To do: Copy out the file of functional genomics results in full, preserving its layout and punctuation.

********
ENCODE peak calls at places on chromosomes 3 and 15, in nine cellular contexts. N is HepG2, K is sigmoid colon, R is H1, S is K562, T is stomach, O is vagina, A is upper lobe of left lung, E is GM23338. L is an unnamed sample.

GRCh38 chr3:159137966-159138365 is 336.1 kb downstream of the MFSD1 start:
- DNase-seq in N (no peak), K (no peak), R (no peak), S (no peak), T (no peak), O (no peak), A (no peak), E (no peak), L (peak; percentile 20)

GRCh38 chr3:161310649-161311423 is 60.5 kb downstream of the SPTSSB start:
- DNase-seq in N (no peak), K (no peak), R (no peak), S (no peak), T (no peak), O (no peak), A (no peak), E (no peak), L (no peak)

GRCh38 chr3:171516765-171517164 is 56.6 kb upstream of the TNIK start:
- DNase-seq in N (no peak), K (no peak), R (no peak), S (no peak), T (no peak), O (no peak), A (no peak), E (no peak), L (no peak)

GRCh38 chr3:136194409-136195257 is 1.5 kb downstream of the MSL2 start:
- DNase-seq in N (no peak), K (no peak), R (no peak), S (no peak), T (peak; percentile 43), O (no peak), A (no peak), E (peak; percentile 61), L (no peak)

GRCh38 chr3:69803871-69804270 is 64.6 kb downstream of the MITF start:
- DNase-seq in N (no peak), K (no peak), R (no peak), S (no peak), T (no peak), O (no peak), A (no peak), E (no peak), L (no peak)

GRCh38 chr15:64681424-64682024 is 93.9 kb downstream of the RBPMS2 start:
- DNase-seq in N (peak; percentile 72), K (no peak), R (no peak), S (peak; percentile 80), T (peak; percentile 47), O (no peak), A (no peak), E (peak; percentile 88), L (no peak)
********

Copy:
ENCODE peak calls at places on chromosomes 3 and 15, in nine cellular contexts. N is HepG2, K is sigmoid colon, R is H1, S is K562, T is stomach, O is vagina, A is upper lobe of left lung, E is GM23338. L is an unnamed sample.

GRCh38 chr3:159137966-159138365 is 336.1 kb downstream of the MFSD1 start:
- DNase-seq in N (no peak), K (no peak), R (no peak), S (no peak), T (no peak), O (no peak), A (no peak), E (no peak), L (peak; percentile 20)

GRCh38 chr3:161310649-161311423 is 60.5 kb downstream of the SPTSSB start:
- DNase-seq in N (no peak), K (no peak), R (no peak), S (no peak), T (no peak), O (no peak), A (no peak), E (no peak), L (no peak)

GRCh38 chr3:171516765-171517164 is 56.6 kb upstream of the TNIK start:
- DNase-seq in N (no peak), K (no peak), R (no peak), S (no peak), T (no peak), O (no peak), A (no peak), E (no peak), L (no peak)

GRCh38 chr3:136194409-136195257 is 1.5 kb downstream of the MSL2 start:
- DNase-seq in N (no peak), K (no peak), R (no peak), S (no peak), T (peak; percentile 43), O (no peak), A (no peak), E (peak; percentile 61), L (no peak)

GRCh38 chr3:69803871-69804270 is 64.6 kb downstream of the MITF start:
- DNase-seq in N (no peak), K (no peak), R (no peak), S (no peak), T (no peak), O (no peak), A (no peak), E (no peak), L (no peak)

GRCh38 chr15:64681424-64682024 is 93.9 kb downstream of the RBPMS2 start:
- DNase-seq in N (peak; percentile 72), K (no peak), R (no peak), S (peak; percentile 80), T (peak; percentile 47), O (no peak), A (no peak), E (peak; percentile 88), L (no peak)